AFH: I would think it would be the opposite. Isn’t lowbrow pop culture associated with the more toxic aspects of Western supremacy?
JAS: People don't take things as seriously, which means that they can convey a lot of forbidden messages under the radar. Think of how political sci-fi movies are. Or consider the Judeo-Christian underpinnings to so many horror films. And don't even get me started on fairy tales...These genres can preach problematic themes because society also considers them innocuous. But I'm not so quick to dismiss them because they have influenced me so heavily.
AFH: Your work is more intimate than appropriationist, right?
JAS: The work is derived from candid shots of close friends and family. The images are usually taken in private when all guards are down. But the images that initially appear benign and inviting, don't seem quite right upon closer examination. This is my way of asking the viewer to contribute to the process and meet me half way.
AFH: Do you feel that the pared-down look of your images and their streamlined narratives render them universal?
JAS: While I'm uncomfortable speaking in absolutes. I do make an effort to create work that is as universal as possible. But I can't claim that the work is “universal.” I prefer to use the word “relate-able” or accessible.
AFH: “Accessible” seems perfect. But how can you achieve imagery that is accessible across cultures and other substantive divides?
JAS: I feel that I've been able to transcend at least some cultural and linguistic barriers and generate a platform to discuss and deconstruct these barriers. That is what is most rewarding for me.
AFH: How have you achieved this accessibility?
JAS: When an image gets bogged down with loaded symbols and culturally specific icons then it runs the risk of becoming exclusionary or didactic. A viewer is then likely to allow their previous associations to color their interpretation. This is why I choose to withhold as much information as possible. I want to invite the audience to complete the image themselves. They would do this regardless, but my attitude hopefully leaves room for inquiry. At the end of the day, this process of questioning comes down to language, translation and what gets lost or added along the way.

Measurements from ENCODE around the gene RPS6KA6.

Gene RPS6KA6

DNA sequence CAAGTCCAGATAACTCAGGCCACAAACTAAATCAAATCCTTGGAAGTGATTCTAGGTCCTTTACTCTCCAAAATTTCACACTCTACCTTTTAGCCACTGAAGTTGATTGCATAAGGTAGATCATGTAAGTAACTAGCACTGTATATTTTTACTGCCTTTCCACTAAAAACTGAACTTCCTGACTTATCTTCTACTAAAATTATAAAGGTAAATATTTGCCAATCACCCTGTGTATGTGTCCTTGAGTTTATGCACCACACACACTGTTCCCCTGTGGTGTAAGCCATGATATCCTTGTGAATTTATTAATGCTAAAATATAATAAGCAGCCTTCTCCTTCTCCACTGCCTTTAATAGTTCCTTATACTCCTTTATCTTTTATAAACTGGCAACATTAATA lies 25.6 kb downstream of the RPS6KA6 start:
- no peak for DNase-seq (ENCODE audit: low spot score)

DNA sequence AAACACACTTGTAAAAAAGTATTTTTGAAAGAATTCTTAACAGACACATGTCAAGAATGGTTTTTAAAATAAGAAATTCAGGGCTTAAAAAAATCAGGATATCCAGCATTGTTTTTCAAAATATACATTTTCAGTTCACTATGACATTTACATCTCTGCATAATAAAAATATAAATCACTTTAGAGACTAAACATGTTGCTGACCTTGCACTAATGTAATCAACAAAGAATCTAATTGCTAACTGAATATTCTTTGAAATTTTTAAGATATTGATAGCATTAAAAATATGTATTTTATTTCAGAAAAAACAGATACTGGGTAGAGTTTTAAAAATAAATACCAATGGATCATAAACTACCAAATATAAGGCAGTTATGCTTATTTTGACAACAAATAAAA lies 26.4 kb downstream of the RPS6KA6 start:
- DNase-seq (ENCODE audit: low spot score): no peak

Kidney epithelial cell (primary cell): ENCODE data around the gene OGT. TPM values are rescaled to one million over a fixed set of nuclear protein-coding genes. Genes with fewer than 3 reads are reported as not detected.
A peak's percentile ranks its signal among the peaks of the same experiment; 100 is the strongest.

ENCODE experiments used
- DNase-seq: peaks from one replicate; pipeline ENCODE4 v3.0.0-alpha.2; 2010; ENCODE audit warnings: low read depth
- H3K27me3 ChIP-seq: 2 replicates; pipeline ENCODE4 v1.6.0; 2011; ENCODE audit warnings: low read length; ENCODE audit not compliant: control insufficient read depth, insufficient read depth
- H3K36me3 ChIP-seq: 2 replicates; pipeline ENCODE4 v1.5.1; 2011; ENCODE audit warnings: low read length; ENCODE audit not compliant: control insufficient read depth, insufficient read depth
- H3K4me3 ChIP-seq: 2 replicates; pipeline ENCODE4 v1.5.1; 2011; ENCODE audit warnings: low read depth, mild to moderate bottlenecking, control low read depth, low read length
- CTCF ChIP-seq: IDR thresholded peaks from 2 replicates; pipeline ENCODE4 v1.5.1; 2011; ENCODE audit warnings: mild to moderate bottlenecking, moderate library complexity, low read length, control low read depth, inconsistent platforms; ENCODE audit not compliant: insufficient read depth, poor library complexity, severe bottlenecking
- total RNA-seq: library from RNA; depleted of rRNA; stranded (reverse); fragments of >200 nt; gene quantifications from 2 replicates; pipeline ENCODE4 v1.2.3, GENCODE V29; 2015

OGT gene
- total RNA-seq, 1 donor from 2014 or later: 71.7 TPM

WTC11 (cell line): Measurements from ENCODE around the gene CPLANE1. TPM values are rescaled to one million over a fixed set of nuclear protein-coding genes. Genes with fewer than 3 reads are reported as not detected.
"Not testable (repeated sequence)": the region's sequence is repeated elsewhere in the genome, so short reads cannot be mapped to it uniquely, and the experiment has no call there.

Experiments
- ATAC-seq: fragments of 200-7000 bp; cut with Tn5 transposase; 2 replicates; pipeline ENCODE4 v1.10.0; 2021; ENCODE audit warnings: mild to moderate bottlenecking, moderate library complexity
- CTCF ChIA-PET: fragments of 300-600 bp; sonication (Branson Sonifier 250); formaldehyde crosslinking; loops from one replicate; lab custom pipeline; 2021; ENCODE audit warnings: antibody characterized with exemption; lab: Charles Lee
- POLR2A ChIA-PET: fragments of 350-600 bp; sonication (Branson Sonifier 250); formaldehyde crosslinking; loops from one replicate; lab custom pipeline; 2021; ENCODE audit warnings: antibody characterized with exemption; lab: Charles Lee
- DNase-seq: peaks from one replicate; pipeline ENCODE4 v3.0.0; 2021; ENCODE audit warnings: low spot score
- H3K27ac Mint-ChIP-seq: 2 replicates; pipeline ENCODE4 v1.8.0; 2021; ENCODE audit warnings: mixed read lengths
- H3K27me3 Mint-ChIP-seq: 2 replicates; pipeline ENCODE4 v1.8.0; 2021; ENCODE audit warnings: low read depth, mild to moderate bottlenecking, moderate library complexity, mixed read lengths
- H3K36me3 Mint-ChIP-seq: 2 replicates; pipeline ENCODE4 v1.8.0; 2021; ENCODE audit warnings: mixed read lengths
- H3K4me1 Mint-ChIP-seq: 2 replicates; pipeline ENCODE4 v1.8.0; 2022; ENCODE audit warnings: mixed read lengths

AFH: Why did you select photography as your medium? Was it the association between photography and the documentation of reality or some assumption of truthfulness in the medium? Or were you more attracted to its look?
JAS: The idea "documentary" has never sat right with me. Photography is a wonderful medium. But I wish that people would stop demanding unrealistic things from the medium.
AFH: What do you think are the unrealistic demands put on the medium of photography?
JAS: What's more poetic than a camera? It is a tool that mimics our own eyes. That is amazing but limited. What I cannot understand is how anyone would assume that a camera can capture something more "Truthful" or "Objective" than what our brains record. How can it be more realistic than our memories? That demand is beyond me.
Everything is a question of perspective. When I was much younger I met a man who refused to watch films. For him, video was fine but not film. His criticism was that film’s 24 frames per second, in contrast to video's 29.9/30 frames-per-second, meant that he could spot the black between frames. His optical nerve processed things faster than an average person’s. And he could never suspend his disbelief in the way we are all conditioned to do with film or photography. I would love to have seen through his eyes for a week. But I also understand that, regardless of an overly efficient optical nerve, we all experience what we see differently.
ArtSlant would like to thank Jowhara AlSaud for her assistance in making this interview possible.
--Ana Finel Honigman
(All images courtesy of Jowhara AlSaud)